The inotropic and vasodilator drug milrinone, in an extended-release oral formulation, appears to improve quality of life and be well tolerated in patients with HFpEF, Australian research shows.
A pilot study at the Alfred Hospital randomised 23 patients with symptomatic HFpEF to either the phosphodiesterase type III (PDE3) inhibitor or placebo.
Predominantly a safety study, the investigators found no significant changes in heart rate or blood pressure and no atrial or ventricular arrhythmias. The only serious adverse event, a hospitalisation for heart failure, occurred in the control group.
The study also found patients treated with milrinone had a greater improvement in quality of life, as measured by the Kansas City Cardiomyopathy Questionnaire (KCCQ), than controls (+10±13 v −3±15; P=0.04).
Treatment was also associated with a non-significant trend towards improvement in the 6MWD (10±62 versus −42±77; P=0.092).
Echocardiography revealed no significant between-group differences in the change in early filling velocity /early mitral annular velocity and no other changes in cardiac structure or function.
Lead investigator Dr Shane Nanayakkara, a cardiologist at the Alfred and a research fellow at the Baker Heart and Diabetes Institute, told the limbic that the improvement in quality of life was probably real despite the small size of the study.
“From a mechanistic point of view there are good reasons why milrinone would increase quality of life. Milrinone has a lot of different effects so in a disease which probably has lots of different subtypes, it could work in different ways.”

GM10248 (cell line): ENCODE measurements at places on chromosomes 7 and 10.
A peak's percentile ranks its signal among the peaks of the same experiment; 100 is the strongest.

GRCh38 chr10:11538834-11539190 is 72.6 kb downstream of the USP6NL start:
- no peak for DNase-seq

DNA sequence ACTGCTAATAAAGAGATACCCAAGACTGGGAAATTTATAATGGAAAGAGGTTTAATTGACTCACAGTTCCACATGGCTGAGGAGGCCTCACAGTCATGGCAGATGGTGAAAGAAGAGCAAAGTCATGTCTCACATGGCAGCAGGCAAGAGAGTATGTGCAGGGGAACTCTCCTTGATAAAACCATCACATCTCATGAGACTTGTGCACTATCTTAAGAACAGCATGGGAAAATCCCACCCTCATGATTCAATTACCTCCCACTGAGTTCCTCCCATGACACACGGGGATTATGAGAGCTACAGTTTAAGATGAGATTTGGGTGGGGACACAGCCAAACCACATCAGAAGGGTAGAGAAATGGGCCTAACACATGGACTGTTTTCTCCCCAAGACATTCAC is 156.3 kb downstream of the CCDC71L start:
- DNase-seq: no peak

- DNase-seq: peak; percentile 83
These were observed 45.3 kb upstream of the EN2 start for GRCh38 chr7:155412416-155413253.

“Milrinone is one of the few drugs which is lusitropic and can help directly relax the heart muscle. It also lowers pressure in the lungs – a downstream consequence of HFpEF – and it is also a vasodilator.”
He said patients may have felt less short of breath or that they could be more active.
Dr Nanayakkara said early trials of milrinone in patients with HFrEF had shown some safety signals.
“But it was done in a very different type of patient, obviously a different type of heart failure to start with and in a time when we didn’t have other protective drugs around e.g. beta blockers,” he said.
“This was a very different trial because we gave much lower doses of milrinone and also gave a long acting version of milrinone rather than something which spikes and falls really quickly which increases the adverse effects.”
He said the oral formulation was currently only available in a research setting but there were now plans to collect more data in a larger RCT across multiple sites.
The study, published in the Journal of the American Heart Association, was funded by Cardiora and the NHMRC.